Antiphon Poetry Magazine in the UK published another of my micro/macro poems, April in Myth. As I usually do, I gave my hot tub date a pseudonym for the poem. I like that I call her April but she’s been around too long to embody any flowery stereotype of spring. Contrast her youthful name to the scale of time in the poem, and the theme of extinction. Again, a momentary upset leads me to ponder insignificance in the grandness of time, and even a view of human extinction. There are hints at climate change mixed in with love found and lost.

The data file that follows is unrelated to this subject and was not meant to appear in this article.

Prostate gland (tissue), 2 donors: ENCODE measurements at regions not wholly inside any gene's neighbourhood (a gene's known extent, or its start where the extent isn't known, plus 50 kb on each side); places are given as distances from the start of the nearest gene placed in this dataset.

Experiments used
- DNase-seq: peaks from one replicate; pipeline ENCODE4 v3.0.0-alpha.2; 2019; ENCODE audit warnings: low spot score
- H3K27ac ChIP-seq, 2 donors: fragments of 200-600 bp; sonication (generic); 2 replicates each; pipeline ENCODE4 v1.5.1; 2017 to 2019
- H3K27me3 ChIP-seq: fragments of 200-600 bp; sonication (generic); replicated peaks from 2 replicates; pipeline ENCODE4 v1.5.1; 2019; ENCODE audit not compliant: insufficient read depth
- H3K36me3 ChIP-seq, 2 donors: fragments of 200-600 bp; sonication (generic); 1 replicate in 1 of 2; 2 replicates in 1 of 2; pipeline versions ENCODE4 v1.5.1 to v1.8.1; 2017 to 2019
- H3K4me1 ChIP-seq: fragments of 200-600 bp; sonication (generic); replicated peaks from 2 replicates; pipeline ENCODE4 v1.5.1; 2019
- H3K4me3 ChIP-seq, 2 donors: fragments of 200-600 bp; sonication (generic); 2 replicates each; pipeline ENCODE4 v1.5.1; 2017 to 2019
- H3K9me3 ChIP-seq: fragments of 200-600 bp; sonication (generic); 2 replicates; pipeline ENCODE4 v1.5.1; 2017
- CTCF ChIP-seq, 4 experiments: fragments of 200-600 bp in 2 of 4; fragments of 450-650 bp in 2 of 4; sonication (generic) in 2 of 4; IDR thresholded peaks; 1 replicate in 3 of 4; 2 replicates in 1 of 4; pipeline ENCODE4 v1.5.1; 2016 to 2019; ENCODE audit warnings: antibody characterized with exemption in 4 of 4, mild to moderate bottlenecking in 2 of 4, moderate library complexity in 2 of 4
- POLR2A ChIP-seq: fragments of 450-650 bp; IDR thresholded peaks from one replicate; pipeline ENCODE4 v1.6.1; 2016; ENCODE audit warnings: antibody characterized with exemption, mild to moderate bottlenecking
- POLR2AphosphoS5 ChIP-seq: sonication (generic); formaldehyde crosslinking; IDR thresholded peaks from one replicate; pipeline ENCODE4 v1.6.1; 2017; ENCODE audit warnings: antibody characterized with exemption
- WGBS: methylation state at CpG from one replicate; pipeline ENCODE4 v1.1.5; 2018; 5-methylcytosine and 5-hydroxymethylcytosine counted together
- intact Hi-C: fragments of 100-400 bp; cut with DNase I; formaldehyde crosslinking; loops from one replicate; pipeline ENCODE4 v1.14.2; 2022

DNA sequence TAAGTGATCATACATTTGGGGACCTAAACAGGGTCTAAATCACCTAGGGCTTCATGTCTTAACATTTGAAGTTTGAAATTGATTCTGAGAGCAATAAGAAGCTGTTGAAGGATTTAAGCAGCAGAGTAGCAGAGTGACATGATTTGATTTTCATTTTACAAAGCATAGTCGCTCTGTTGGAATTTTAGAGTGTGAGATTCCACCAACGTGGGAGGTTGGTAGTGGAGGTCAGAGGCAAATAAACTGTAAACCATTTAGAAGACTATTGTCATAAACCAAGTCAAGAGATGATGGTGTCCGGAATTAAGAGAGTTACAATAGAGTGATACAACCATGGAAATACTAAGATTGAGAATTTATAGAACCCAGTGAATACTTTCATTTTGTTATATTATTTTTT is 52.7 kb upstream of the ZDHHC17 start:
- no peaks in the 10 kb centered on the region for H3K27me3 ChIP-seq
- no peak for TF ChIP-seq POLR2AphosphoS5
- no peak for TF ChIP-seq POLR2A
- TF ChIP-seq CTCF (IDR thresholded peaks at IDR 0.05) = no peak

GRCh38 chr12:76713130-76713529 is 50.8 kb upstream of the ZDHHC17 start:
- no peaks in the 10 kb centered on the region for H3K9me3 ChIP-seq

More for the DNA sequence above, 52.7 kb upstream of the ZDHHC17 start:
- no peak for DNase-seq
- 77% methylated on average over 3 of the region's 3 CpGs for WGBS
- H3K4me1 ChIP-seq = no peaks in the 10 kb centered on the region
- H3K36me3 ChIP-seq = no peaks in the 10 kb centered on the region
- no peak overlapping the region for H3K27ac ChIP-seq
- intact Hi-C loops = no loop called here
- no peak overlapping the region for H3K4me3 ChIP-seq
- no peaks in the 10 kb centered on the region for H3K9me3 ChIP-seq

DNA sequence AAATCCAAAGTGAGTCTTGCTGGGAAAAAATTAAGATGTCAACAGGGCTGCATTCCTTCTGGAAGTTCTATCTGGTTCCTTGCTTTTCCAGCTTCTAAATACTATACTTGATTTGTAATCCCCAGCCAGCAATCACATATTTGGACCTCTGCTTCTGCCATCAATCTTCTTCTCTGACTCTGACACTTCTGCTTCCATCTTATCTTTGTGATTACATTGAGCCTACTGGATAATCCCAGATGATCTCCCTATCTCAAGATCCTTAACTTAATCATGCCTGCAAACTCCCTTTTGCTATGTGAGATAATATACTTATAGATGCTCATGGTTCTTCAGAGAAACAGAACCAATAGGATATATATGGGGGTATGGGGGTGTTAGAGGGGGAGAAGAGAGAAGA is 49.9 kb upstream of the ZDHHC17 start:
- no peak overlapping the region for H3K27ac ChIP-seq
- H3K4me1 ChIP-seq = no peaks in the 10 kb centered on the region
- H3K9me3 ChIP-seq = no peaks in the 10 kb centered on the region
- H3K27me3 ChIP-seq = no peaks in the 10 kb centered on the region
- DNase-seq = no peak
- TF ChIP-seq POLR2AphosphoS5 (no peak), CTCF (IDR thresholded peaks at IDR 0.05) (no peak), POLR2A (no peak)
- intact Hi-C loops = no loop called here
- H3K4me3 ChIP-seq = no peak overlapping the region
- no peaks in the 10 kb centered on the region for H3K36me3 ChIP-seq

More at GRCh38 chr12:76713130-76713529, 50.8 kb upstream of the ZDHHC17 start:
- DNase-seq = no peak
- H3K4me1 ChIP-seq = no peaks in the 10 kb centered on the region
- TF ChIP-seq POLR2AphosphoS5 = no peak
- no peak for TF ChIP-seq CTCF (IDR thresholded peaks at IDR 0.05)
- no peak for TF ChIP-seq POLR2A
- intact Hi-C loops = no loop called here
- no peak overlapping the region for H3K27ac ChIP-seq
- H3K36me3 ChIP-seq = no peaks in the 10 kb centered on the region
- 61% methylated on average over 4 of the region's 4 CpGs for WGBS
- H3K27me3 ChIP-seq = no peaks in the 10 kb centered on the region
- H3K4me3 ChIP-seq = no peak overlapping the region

Addah Belle’s Pocket Watch is proof that I’m not a good judge of my writing. I sat on this one for years because I felt it was too narrative. I don’t like much narration in poetry, just as my own preference. Some writers pull it off brilliantly, and it has its place in history. But I dislike it. Finally I posted it in an online critique group to get pointers on where I should start revisions. Readers loved it as is. (On the other side of the coin, I’m likely to be in love with a poem that readers tear to shreds. Not a good judge of my own writing.) The Bangalore Review was the first publication I sent it to and they got back to me the next day, accepting it for publication. Not a good judge…